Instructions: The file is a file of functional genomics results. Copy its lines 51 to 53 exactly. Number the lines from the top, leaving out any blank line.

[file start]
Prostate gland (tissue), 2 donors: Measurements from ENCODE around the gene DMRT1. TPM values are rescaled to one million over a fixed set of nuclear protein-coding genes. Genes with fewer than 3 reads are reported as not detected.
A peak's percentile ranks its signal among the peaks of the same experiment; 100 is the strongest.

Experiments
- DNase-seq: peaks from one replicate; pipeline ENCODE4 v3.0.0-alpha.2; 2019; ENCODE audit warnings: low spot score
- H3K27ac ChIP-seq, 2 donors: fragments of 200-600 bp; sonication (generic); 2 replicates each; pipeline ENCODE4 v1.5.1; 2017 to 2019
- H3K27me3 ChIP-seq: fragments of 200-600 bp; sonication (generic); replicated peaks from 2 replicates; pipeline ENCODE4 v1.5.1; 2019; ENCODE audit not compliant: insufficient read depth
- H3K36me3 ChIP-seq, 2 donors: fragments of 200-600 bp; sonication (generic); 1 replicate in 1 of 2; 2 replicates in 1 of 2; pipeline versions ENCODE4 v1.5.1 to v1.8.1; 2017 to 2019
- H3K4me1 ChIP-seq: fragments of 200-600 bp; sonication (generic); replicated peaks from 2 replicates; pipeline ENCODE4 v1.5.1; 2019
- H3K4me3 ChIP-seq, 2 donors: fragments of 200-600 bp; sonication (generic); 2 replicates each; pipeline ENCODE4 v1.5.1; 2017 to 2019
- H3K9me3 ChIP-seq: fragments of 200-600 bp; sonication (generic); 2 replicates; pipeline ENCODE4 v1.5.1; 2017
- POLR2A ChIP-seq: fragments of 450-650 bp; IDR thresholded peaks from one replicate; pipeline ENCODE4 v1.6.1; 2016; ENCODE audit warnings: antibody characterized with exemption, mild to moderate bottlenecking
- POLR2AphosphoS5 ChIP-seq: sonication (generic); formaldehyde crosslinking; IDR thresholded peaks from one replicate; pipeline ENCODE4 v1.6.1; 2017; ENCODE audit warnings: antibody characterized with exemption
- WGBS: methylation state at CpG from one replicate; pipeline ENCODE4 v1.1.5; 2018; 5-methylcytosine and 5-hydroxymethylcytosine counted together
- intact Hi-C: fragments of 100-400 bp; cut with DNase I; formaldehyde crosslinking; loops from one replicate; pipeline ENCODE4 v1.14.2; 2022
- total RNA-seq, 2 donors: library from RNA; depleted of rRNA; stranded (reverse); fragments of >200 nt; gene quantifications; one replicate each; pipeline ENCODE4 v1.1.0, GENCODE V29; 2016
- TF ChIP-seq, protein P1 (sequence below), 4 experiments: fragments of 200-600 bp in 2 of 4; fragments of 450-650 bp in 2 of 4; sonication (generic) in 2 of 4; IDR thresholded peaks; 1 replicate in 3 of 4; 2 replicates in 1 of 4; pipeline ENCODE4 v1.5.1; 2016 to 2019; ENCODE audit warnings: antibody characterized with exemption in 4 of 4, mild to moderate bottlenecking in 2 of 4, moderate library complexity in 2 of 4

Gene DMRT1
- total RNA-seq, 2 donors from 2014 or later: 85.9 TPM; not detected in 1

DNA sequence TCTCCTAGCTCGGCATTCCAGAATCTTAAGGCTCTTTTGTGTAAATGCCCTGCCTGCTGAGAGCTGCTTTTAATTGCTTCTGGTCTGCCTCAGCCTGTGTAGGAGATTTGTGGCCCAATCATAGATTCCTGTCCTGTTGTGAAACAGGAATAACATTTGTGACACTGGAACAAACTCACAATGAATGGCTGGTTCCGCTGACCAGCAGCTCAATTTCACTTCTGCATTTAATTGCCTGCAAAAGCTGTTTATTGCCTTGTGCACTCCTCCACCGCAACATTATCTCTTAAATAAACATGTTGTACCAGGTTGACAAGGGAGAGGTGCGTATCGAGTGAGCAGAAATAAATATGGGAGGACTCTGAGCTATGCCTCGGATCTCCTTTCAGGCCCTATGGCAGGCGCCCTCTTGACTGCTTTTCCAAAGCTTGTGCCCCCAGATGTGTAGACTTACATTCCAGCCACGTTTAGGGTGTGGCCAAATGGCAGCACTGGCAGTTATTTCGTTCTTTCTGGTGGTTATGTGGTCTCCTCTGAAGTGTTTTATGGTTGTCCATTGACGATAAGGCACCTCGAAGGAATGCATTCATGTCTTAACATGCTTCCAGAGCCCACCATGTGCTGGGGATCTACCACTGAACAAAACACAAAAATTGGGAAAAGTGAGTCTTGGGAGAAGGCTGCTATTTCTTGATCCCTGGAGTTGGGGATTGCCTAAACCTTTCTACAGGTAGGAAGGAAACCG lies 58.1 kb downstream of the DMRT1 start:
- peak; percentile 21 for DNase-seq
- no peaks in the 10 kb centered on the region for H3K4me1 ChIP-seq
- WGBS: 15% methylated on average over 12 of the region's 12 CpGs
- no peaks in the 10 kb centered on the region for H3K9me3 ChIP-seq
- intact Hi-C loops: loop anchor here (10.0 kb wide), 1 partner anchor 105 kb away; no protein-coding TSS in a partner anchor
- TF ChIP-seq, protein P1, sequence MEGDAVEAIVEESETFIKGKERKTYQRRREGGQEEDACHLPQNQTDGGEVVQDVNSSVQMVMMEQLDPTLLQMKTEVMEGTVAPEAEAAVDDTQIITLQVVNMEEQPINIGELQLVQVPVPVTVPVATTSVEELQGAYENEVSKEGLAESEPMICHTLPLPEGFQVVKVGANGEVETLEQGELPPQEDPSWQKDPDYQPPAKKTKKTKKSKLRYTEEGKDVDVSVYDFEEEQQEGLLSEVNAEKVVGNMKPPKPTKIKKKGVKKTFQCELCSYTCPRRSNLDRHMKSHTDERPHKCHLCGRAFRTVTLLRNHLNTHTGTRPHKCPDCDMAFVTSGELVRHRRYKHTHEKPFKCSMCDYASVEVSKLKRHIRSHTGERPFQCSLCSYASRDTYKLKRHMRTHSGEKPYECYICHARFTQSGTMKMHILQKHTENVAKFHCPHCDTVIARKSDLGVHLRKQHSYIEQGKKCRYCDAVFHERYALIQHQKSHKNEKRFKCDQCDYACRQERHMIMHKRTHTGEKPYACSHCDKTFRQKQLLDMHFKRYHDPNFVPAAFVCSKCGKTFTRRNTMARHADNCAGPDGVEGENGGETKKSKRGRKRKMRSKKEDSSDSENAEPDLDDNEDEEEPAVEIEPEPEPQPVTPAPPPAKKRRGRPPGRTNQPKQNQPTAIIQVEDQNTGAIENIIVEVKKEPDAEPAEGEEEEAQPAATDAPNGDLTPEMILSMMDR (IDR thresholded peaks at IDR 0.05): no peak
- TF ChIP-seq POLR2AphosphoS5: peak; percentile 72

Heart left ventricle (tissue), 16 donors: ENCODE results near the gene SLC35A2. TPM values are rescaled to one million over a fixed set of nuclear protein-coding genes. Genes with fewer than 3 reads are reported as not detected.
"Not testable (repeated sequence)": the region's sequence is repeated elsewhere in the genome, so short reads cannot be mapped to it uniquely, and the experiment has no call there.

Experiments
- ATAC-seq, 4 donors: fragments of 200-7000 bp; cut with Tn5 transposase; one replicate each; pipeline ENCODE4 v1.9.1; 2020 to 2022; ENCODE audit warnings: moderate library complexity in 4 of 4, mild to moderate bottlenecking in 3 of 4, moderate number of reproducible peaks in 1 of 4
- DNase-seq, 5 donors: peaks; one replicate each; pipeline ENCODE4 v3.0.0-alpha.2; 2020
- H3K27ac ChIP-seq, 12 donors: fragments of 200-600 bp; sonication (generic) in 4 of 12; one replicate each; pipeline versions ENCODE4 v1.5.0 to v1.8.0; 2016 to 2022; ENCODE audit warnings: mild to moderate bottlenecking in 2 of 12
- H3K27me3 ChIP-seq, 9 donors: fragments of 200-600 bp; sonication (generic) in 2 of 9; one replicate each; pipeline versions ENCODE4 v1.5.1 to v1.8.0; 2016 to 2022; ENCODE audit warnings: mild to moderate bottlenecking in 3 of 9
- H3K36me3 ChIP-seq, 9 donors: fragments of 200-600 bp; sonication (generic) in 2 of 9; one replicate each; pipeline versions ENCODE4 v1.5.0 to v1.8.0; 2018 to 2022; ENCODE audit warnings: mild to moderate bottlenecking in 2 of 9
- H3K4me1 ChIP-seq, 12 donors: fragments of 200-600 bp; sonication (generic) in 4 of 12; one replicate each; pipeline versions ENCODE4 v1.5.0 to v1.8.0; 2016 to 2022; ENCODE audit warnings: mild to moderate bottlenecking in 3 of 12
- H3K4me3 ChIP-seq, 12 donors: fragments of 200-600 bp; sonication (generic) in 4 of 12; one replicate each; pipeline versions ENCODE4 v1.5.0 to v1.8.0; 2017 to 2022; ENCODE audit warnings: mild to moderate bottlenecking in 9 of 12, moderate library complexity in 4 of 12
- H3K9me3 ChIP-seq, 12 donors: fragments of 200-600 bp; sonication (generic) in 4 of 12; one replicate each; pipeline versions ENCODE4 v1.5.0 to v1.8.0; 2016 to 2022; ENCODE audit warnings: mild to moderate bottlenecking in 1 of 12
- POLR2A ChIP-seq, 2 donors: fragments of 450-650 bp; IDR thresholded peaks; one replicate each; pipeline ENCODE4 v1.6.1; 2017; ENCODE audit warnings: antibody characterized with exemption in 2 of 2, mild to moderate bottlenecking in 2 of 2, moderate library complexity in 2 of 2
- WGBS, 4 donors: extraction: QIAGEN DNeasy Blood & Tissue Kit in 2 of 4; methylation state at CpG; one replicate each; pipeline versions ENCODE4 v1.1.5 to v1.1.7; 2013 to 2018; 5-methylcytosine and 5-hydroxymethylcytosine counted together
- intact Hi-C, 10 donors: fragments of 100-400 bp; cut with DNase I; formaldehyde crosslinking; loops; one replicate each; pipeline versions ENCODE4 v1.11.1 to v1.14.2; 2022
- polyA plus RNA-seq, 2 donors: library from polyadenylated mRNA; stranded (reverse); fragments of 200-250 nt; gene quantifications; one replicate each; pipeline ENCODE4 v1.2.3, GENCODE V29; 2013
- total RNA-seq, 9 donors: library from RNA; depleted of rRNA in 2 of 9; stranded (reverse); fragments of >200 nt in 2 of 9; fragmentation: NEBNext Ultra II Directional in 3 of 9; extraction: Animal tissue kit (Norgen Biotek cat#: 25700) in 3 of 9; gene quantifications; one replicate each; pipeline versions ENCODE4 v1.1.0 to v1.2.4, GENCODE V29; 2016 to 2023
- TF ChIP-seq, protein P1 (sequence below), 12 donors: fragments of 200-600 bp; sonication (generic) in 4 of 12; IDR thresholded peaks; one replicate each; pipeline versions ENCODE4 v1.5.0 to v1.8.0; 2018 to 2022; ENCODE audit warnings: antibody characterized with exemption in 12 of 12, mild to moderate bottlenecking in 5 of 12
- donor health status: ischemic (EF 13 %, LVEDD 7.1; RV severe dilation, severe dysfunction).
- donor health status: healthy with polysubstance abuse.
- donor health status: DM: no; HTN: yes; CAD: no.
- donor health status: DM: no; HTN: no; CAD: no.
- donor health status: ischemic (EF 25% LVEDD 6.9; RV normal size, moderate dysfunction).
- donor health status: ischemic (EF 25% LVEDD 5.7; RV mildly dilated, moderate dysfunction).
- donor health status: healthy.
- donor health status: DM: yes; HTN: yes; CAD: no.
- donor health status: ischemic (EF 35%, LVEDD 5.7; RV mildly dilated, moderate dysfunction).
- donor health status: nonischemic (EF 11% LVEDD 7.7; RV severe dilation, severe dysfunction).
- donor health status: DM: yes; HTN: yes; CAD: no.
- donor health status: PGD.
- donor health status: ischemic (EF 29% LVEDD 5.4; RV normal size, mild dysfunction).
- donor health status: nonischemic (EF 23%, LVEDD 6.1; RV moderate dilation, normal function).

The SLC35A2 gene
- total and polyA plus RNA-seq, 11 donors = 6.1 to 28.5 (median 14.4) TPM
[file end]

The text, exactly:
- donor health status: DM: yes; HTN: yes; CAD: no.
- donor health status: ischemic (EF 35%, LVEDD 5.7; RV mildly dilated, moderate dysfunction).
- donor health status: nonischemic (EF 11% LVEDD 7.7; RV severe dilation, severe dysfunction).